What is Data Mapping?
Data mapping is the creation of an inventory of an organization’s data. A data map describes:
- The type of data the exists in the organization;
- Where that data is stored;
- Who the responsible party is for that data; and
- When the data is eligible for archival or deletion.
A data map is usually something that is generated along with a data retention plan and is a great starting point if and when an organization becomes involved in litigation and discovery in the future. Usually (although not in all cases!), despite its name, it’s not actually a “map,” but instead it is a written document that has headers and paragraphs and bullets.
What Types of Data Exist?
To determine what types of data exist, an organization should review its data management practices and develop a list of the types of data that are generated. This can be what we call “user created data,” such as email, word documents, drawings, reports or presentations. It can also be “structured data,” such as financial data or customer data. The data can also include text messages and photos. In litigation, the definition of data often expands outside of what is stored electronically to include hard copy documents and tangible things, such as models. Once the types of data are determined, it is easier to investigate where those sources of data may live within the organization.
Where is the Data Stored?
Data can be stored in a variety of locations such as (but not limited to) shared network spaces, personal network spaces, local laptops, the cloud, instant messaging systems, document management systems, structured databases such as finance or customer management systems, email or mobile devices.
In addition to determining the physical locations of the data, it is important to note its status on your data map since some data may be difficult to access. For example:
- Online data is usually readily accessible in the active exchange environment or an organization’s network.
- Nearline data may be archived data that is still fairly accessible to an end user.
- Offline data may be located on backup tapes or decommissioned servers, and will be harder to access. This data may be considered “inaccessible.”
- Inaccessible data may also be in legacy data systems that are no longer accessible to the end user.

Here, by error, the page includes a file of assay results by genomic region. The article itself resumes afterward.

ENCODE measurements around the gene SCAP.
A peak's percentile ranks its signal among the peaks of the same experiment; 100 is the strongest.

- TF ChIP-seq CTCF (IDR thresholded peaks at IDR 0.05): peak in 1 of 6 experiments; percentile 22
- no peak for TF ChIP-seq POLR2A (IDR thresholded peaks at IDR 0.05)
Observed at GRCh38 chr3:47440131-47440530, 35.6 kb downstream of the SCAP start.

Who is the Responsible Party?
The individual or department that is responsible for the data in question will be the most valuable resource in determining the location of that data and the best way to identify and collect what may be important in an investigation or litigation. They will have real time information on how that data is used in the day-to-day workflow and where it can be accessed. It is important to remember that responsible parties for the data may also exist at companies that are external to the organization, which is especially the case when cloud based or third-party applications are utilized.
When is the Data Archived or Deleted?
It is important for an organization to have a plan for archival and deletion of data (aka “data disposition policies”), which should be laid out in the document retention and litigation hold policies. Archival and deletion plans should be based on the type and status of the data, as well as a time component. Failure to detail this step will lead to inflated cost for hardware and storage of data, and ultimately will increase the cost of e-discovery when and if the organization is involved in litigation.
Why is Data Mapping Important for Successful E-Discovery?
Have you ever run into a new grocery store to grab just one item? Collecting data during the e-discovery process is similar. Since you are not familiar with the store, you spend more time than usual searching for your desired item and you may be tempted by other items, leading you to spend additional money. If you were in your go-to grocery store, you could have gotten in and out much more quickly and cheaply. Similarly, to avoid going down a discovery rabbit hole, a data map will lead you to the sources of data and the custodians that are important.
When e-discovery is about to commence, one of the very first steps an organization should undertake should be a review of the organization’s data map. It is important to understand the relevant data sources needed and where those can be found within the organization’s various data systems. In addition, it is important to treat the data map as a living document and to update it regularly to reflect the most up to date state of the organization’s systems. In the current state of the world, more employees are working remotely and may be storing data differently than in years past. Organizations should ensure that they are accounting for those locations and work practices in their updated data maps.
Understanding the documents needed, where they can be found, the custodians of that data that will need to be interviewed, and the policies around archival, will help enable the legal team to target the data that’s actually relevant and inevitably reduce costs down the road.